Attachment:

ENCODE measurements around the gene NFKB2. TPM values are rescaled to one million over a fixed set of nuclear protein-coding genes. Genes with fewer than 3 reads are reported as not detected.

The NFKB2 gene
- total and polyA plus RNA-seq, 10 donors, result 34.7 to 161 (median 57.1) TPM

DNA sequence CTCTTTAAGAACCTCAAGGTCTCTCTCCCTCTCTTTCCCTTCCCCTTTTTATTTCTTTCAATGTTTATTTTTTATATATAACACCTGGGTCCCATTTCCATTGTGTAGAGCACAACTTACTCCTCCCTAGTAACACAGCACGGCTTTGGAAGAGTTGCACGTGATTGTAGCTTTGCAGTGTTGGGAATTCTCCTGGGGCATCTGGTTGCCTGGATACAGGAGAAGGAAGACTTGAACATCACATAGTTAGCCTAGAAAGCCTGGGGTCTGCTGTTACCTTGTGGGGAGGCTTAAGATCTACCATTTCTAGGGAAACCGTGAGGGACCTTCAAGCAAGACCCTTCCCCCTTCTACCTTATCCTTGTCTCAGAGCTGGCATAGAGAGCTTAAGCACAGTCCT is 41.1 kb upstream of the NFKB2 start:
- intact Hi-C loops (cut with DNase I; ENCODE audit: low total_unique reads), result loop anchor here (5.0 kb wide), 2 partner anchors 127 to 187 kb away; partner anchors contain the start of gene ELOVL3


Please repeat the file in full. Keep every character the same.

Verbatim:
ENCODE measurements around the gene NFKB2. TPM values are rescaled to one million over a fixed set of nuclear protein-coding genes. Genes with fewer than 3 reads are reported as not detected.

The NFKB2 gene
- total and polyA plus RNA-seq, 10 donors, result 34.7 to 161 (median 57.1) TPM

DNA sequence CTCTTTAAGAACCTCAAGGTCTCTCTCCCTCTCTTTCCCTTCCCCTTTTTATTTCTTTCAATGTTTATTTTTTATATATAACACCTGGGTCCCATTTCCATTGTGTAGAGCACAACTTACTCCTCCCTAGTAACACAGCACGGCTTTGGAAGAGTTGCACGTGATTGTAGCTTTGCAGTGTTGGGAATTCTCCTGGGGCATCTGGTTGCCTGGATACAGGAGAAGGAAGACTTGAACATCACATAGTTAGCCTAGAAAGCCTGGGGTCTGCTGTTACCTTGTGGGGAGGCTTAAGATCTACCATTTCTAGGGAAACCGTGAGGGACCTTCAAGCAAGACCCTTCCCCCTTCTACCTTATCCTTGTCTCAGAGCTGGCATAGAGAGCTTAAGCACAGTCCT is 41.1 kb upstream of the NFKB2 start:
- intact Hi-C loops (cut with DNase I; ENCODE audit: low total_unique reads), result loop anchor here (5.0 kb wide), 2 partner anchors 127 to 187 kb away; partner anchors contain the start of gene ELOVL3